The Year of Enquiry

On Friday 24 November, the students of grade 9 put forth another one of our successful, albeit not very scientific (I’ll get to that in a minute) science exhibitions. This year the umbrella topic was ‘alternate energy sources’. A true test of innovation, invention and originality. But, before we go any further… some of you may still be wondering what I meant earlier. Well, this year we had no experiments. All our data was secondary, and our presentations were based on charts and our ability to theorize with the help of the internet. A show of what could be done, without the need to actually do so. This helped us expand our horizons as to what we could present. What would be considered outlandish in years past (case in point – group 6 and their project on semiconductors in solar cells) could be explored with ease this year. And it was this freedom of creativity that brought out the enquirers in all of us.
During our month of preparation, we worked fervently. This was also the first science exhibition with such a short preparation time, which was admittedly difficult at times. But, through the hours of research, chart making and decorating (the last two were not my cup of tea), we managed to nurture our ideas fairly well. Since we were in groups that stretched across the grade, we were unable to use our science blocks to prepare, possibly one of the largest setbacks. This meant that we met over the weekends and tirelessly created ideas in our own time. Oddly enough, there was actually a skill that was improved from having to do this – unsupervised teamwork. Cooperation in its most natural, least contrived form.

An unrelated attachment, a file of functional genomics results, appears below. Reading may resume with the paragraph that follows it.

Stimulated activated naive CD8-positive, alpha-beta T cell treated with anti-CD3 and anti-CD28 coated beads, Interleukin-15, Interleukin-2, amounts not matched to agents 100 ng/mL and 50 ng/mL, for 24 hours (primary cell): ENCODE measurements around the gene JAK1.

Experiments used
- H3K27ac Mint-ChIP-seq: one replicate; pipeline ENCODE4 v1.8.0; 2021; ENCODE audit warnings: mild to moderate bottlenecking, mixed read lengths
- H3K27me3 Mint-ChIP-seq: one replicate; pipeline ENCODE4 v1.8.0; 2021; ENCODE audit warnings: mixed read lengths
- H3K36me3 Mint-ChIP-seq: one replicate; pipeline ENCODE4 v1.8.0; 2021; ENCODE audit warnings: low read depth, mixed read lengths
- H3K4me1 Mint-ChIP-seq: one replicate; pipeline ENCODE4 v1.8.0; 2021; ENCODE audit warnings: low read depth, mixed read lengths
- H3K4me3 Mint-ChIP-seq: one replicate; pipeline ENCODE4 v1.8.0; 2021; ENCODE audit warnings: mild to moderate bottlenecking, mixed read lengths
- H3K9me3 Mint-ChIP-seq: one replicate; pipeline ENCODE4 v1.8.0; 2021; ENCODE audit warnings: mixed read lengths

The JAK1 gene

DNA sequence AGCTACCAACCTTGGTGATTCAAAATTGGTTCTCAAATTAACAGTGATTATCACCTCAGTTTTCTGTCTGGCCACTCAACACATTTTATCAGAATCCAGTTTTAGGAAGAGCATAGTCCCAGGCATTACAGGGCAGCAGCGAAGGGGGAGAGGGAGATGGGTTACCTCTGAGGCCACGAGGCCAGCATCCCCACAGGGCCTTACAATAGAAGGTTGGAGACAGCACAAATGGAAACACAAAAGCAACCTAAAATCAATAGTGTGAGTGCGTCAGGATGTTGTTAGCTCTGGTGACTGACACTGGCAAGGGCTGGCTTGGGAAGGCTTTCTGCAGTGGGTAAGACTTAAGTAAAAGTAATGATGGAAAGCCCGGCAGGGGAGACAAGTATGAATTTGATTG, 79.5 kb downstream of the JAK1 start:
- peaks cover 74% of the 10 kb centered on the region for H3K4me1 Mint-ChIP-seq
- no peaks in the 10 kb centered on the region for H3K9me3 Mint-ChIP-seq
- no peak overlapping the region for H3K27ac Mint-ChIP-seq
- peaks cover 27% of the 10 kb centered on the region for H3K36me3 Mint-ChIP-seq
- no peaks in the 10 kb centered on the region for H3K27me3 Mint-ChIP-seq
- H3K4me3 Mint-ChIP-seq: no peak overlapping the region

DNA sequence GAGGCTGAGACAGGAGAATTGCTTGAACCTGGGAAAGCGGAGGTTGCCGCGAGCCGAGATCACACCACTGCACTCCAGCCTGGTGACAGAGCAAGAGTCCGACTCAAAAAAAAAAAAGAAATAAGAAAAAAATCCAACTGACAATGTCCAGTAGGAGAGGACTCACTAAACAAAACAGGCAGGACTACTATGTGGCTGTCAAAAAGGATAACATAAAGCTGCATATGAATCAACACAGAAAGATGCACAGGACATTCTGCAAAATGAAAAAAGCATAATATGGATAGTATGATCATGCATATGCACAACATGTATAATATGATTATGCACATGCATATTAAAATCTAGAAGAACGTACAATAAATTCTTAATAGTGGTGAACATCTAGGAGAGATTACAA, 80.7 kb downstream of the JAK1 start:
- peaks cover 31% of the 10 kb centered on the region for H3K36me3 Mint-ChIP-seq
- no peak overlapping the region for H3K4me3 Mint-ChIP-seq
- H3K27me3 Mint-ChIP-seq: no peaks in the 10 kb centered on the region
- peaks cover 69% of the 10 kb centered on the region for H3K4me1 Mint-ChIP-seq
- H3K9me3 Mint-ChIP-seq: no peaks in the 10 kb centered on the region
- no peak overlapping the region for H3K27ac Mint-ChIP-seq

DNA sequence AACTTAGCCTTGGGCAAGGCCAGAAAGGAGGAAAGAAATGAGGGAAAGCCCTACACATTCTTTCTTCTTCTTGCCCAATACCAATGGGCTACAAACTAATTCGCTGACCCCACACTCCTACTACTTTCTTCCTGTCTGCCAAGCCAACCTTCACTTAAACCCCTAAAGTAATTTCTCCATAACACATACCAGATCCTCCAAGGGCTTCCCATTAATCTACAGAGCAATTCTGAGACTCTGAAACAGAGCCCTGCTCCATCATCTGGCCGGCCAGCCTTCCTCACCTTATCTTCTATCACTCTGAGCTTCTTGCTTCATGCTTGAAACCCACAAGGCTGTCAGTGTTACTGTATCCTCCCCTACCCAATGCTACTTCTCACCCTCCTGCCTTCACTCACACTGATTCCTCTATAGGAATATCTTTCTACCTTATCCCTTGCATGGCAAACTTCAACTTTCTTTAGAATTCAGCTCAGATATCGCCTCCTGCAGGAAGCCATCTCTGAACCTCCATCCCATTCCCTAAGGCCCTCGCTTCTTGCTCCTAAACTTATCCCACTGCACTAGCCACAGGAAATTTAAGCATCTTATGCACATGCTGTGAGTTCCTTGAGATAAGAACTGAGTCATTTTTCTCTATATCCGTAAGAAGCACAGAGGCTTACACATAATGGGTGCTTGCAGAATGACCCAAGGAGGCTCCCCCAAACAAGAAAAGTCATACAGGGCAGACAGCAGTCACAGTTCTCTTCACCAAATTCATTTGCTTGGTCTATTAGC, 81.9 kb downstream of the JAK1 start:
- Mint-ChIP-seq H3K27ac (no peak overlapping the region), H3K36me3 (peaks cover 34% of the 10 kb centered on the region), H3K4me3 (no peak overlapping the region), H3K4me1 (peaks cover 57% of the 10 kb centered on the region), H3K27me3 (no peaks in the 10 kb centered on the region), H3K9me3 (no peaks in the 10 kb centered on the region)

The finished product was a perfect embodiment of what our school stands for: originality through enquiry, and the ability to ask questions. All the projects, not stifled by the need for experiments, asked real questions: Can geothermal energy be harnessed? Can hydrogen be used as a method of generating energy? And my project: can citric acid in fruits act as a method of generation of electricity? To group 3 who had the topic of radiation poisoning – perhaps it was beneficial that experiments needn’t be conducted (lame joke) but nonetheless, nobody had a lack of connection with their topic. The exhibition had an abundance of enthusiasm and dedication, with hard work being made evident.
It is with this in mind that I conclude by saying perhaps the removal of primary data collection wasn’t detrimental. After all, it broadened the platform for creativity, and isn’t the purpose of the exhibition to showcase the ideas of the students?

This post has been co-authored by Yohan Khan, Grade 9

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Reflections from our workshop with the Reap Benefit Foundation

The Reap Benefit Foundation, a Bangalore-based NGO that aims to inspire action based learning in India’s youth recently conducted a two-day workshop with our Global Perspectives students. Here is what one of our students has to say about the experience.